The initramfs scripts will also try to automatically determine the devices, if any, that are used for software suspend (swsusp, suspend2 or uswsusp) and to set them up during the initramfs stage in order to allow suspend and resume in combination with encryption to keep the resume image safe from potential attackers.

If your resume device and your root partition use two different cryptsetup mappings, you might want to use the decrypt_derived keyscript as described below.

9. The decrypt_derived keyscript

Assume that you have two entries in /etc/crypttab:

cryptroot /dev/sda1 none luks,discard
cryptswap /dev/sda2 none luks

If cryptswap is used as your suspend/resume device, you’d normally need to enter two different passphrases during the boot, but the decrypt_derived script can generate the key for the second mapping using a hash of the key for the first mapping.

In short, you’ll need to do something like the following to take advantage of the decrypt_derived script:

  1. swapoff -a
  2. cryptsetup luksClose cryptswap
  3. edit /etc/crypttab and change the cryptswap line to e.g.: cryptswap /dev/sda2 cryptroot cipher=aes-xts-plain65,size=256,hash=sha1,keyscript=decrypt_derived,swap
  4. cryptdisks_start cryptswap
  5. Make sure that /dev/mapper/cryptswap has been created
  6. swapon -a
  7. (optional) update-initramfs -u

After you’ve followed the above steps, your swap device should be setup automatically after the root device has been setup during the boot stage.

WARNING: If you use the decrypt_derived keyscript for devices with persistent data (i.e. not swap or temp devices), then you will lose access to that data permanently if something damages the LUKS header of the LUKS device you derive from. The same applies if you luksFormat the device, even if you use the same passphrase(s). A LUKS header backup, or better a backup of the data on the derived device may be a good idea. See the Cryptsetup FAQ on how to do this right.

Note: The decrypt_derived keyscript won’t work when the volume key of the device being derived from is offloaded to the kernel keyring service (thus not readable by userspace). That behavior is the default for LUKS2 devices (unless opened with the --disable-keyring option) since Linux 4.10. For such devices, an alternative is to use the same passphrase and unlock the source device using the decrypt_keyctl keyscript.

Note: If you don’t use suspend device support, it’s better to use completely random keys for your encrypted swap device. See the section ‘2. Encrypted swap partition(s)’ in /usr/share/doc/cryptsetup/README.Debian.gz for information on how to setup this.

10. The passdev keyscript

If you have a keyfile on a removable device (e.g. a USB-key), you can use the passdev keyscript. It will wait for the device to appear, mount it read-only, read the key and then unmount the device.

The key part of /etc/crypttab will be interpreted as <device>:<path>[:<timeout>], it is strongly recommended that you use one of the persistent device names from /dev/disk/*, e.g. /dev/disk/by-label/myusbkey.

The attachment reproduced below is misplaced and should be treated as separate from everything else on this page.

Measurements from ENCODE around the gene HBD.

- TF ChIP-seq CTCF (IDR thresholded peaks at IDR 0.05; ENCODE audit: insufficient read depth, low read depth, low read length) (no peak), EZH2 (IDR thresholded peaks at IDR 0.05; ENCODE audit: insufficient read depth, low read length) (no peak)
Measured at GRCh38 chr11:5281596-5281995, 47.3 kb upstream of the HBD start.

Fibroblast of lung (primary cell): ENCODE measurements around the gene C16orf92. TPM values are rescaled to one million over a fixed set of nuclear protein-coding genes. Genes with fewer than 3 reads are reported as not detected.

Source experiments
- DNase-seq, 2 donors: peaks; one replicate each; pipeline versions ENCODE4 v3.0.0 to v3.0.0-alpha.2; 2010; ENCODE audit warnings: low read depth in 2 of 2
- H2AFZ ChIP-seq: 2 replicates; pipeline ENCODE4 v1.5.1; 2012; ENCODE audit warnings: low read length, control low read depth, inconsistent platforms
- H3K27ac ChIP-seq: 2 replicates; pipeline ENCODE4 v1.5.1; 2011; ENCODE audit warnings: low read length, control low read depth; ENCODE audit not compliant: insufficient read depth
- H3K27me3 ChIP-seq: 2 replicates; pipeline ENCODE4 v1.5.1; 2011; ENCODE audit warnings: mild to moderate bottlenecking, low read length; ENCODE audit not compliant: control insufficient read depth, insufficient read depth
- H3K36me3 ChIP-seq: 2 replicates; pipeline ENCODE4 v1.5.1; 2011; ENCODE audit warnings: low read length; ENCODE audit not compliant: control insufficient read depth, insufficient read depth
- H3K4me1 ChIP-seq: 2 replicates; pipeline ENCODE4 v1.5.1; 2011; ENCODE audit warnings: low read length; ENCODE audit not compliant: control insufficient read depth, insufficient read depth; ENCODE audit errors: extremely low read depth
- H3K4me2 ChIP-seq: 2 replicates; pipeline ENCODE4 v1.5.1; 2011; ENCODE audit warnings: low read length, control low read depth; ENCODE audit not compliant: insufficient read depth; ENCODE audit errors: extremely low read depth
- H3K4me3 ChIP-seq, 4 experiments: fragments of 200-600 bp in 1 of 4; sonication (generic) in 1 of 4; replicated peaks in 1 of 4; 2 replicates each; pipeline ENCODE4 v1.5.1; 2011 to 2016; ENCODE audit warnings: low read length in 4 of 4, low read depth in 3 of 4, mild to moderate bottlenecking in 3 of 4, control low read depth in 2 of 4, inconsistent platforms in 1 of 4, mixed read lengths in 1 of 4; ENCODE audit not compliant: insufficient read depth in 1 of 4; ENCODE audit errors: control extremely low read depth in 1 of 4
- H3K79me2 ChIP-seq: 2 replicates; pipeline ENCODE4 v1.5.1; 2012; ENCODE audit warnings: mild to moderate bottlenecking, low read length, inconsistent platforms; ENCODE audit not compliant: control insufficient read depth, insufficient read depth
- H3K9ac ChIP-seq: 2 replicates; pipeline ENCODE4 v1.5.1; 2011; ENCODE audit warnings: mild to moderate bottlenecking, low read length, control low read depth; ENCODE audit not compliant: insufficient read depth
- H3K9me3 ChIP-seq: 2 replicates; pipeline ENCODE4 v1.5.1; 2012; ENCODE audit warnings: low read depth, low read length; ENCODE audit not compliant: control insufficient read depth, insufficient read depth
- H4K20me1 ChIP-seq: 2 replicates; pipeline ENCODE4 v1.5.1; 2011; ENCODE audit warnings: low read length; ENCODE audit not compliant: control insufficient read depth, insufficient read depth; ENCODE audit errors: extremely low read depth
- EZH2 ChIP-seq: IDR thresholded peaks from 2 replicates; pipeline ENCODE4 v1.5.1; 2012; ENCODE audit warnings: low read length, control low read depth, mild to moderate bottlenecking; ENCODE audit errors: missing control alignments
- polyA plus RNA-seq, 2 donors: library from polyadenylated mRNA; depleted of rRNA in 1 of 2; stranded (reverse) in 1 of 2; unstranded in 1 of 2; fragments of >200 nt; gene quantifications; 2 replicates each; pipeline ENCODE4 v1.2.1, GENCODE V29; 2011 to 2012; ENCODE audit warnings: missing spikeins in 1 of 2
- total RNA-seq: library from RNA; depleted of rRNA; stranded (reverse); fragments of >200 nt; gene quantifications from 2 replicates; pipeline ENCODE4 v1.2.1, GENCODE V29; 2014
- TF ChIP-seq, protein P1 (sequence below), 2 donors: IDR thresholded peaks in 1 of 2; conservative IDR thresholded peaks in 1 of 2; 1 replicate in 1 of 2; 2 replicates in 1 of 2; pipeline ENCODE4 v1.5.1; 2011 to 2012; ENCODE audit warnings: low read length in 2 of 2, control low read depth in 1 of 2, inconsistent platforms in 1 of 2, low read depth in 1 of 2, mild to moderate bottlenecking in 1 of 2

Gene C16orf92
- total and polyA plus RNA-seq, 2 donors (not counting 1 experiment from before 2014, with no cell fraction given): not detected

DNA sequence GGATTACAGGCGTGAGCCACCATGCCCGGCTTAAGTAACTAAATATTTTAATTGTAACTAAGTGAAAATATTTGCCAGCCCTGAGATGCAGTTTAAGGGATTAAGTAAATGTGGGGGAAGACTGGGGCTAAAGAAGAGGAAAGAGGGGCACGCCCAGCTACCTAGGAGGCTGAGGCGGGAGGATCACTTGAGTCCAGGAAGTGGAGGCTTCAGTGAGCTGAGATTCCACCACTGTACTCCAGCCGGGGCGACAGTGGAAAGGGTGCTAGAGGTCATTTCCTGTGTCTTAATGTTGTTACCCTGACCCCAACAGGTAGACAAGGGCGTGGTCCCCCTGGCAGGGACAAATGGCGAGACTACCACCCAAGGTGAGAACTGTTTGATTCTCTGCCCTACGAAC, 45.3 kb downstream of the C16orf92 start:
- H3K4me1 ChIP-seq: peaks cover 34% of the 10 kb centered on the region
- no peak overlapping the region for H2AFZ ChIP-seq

This is an example of a suitable line in cryptsetup:

cryptroot /dev/sda2 /dev/disk/by-label/myusbkey:/keys/root.key discard,cipher=aes-xts-plain64,size=256,hash=sha1,keyscript=passdev

The above line would cause the boot to pause until /dev/disk/by-label/myusbkey appears in the fs, then mount that device and use the file /keys/root.key on the device as the key (without any hashing) as the key for the fs.

The timeout option has to be in seconds.

If any modules are required in order to mount the filesystem on the removable device, then initramfs-tools needs to be configured to add these modules to the initramfs. This can be done by listing the required modules in /etc/initramfs-tools/modules.

11. Limitation: renaming of target name for encrypted root device

As spotted by Adam Lee in bug report #671037, it’s not possible to simply rename the target name for encrypted root devices. It breaks the initramfs creation process. The bug report submitter found a solution to work around this limitation:

  1. enter another system (like livecd)
  2. open luks device with the new name, change the target name to the new one
  3. chroot into it (now, the current target name is the same as it in conf)
  4. update-initramfs -u
  5. reboot

12. Storing keyfiles directly in the initrd

Normally devices using a keyfile are ignored (with a loud warning), and the key file itself is not included in the initrd, because the initramfs image typically lives on an unencrypted /boot partition. However in some cases it is desirable to include the key file in the initrd; for instance recent versions of GRUB support booting from encrypted block devices, allowing an encrypted /boot partition.

Among the key files listed in the crypttab(5), those matching the value of the environment variable KEYFILE_PATTERN (interpreted as a shell pattern) will be included in the initramfs image. For instance if /etc/crypttab lists two key files /etc/keys/{root,swap}.key, you can add the following to /etc/cryptsetup-initramfs/conf-hook to add them to the initrd.


Furthermore if the initramfs image is to include private key material, you’ll want to create it with a restrictive umask in order to keep non-privileged users at bay. This can be achieved by adding the following to /etc/initramfs-tools/initramfs.conf.


– David Härdeman

– Jonas Meurer Thu, 01 Nov 2012 13:44:31 +0100

– Guilhem Moulin Wed, 09 Dec 2015 04:53:41 +0100